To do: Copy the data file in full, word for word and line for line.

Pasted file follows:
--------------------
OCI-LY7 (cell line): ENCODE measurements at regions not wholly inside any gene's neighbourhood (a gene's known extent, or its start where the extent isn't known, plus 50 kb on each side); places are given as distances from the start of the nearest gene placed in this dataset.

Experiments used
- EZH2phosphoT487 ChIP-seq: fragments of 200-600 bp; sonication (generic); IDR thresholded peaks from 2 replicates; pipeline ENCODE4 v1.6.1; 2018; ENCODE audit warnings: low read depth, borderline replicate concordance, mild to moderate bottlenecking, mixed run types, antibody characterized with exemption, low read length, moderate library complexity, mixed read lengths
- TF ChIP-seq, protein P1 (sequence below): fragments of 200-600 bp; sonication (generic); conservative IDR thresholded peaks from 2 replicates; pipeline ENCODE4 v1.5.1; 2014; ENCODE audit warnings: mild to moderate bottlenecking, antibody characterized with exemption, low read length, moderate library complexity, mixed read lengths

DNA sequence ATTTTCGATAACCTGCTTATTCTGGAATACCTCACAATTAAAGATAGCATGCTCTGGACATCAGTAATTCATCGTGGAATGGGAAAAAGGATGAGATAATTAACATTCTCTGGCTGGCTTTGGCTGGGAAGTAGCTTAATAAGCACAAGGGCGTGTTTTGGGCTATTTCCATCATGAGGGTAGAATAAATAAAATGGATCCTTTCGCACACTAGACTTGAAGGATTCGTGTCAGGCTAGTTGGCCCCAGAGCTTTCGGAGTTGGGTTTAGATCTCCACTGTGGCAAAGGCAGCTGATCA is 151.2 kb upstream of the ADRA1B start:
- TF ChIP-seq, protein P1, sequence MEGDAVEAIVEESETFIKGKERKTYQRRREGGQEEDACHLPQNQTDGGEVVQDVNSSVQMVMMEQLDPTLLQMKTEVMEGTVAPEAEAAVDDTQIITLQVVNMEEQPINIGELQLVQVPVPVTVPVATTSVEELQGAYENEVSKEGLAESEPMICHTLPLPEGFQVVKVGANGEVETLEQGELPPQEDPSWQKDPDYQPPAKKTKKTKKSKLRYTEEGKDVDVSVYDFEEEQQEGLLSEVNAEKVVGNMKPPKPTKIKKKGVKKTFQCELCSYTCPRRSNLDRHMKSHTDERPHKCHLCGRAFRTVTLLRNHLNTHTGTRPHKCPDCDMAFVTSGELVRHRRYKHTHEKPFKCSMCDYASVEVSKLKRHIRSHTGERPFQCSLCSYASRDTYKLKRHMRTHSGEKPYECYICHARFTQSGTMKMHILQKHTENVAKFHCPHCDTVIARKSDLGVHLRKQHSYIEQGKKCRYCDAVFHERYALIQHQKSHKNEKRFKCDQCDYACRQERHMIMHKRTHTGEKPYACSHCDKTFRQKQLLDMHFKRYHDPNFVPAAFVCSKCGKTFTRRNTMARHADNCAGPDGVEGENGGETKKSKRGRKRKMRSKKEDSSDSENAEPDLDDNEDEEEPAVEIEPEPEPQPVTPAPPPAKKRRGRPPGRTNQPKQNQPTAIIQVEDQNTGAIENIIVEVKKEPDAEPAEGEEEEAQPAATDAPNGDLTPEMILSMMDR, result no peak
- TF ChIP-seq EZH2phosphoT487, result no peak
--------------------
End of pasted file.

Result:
OCI-LY7 (cell line): ENCODE measurements at regions not wholly inside any gene's neighbourhood (a gene's known extent, or its start where the extent isn't known, plus 50 kb on each side); places are given as distances from the start of the nearest gene placed in this dataset.

Experiments used
- EZH2phosphoT487 ChIP-seq: fragments of 200-600 bp; sonication (generic); IDR thresholded peaks from 2 replicates; pipeline ENCODE4 v1.6.1; 2018; ENCODE audit warnings: low read depth, borderline replicate concordance, mild to moderate bottlenecking, mixed run types, antibody characterized with exemption, low read length, moderate library complexity, mixed read lengths
- TF ChIP-seq, protein P1 (sequence below): fragments of 200-600 bp; sonication (generic); conservative IDR thresholded peaks from 2 replicates; pipeline ENCODE4 v1.5.1; 2014; ENCODE audit warnings: mild to moderate bottlenecking, antibody characterized with exemption, low read length, moderate library complexity, mixed read lengths

DNA sequence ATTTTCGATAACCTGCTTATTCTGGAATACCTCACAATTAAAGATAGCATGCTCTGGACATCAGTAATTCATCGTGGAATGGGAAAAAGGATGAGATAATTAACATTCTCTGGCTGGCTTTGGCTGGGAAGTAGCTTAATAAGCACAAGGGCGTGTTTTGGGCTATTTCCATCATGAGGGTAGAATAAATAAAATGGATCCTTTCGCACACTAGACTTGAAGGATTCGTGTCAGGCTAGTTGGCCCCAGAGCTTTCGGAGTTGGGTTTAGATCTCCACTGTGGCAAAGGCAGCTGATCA is 151.2 kb upstream of the ADRA1B start:
- TF ChIP-seq, protein P1, sequence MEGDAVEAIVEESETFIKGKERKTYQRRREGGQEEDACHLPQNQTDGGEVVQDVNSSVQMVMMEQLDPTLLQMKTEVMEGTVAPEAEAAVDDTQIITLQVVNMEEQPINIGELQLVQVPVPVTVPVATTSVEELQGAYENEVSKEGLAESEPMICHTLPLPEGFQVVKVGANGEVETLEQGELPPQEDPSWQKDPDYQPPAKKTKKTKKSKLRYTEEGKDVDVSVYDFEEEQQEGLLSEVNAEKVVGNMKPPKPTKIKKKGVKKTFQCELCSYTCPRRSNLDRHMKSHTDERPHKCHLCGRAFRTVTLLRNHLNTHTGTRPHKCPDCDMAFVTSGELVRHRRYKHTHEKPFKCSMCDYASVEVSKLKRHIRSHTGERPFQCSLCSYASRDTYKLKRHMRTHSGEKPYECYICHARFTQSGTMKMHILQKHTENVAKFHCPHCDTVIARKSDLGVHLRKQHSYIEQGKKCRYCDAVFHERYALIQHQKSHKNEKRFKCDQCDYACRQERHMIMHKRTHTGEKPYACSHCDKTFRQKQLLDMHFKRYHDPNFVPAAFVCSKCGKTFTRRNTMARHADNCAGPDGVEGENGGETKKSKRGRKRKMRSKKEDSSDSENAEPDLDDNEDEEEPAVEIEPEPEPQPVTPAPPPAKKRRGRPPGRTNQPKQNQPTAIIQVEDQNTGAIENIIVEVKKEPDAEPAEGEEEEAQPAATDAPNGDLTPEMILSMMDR, result no peak
- TF ChIP-seq EZH2phosphoT487, result no peak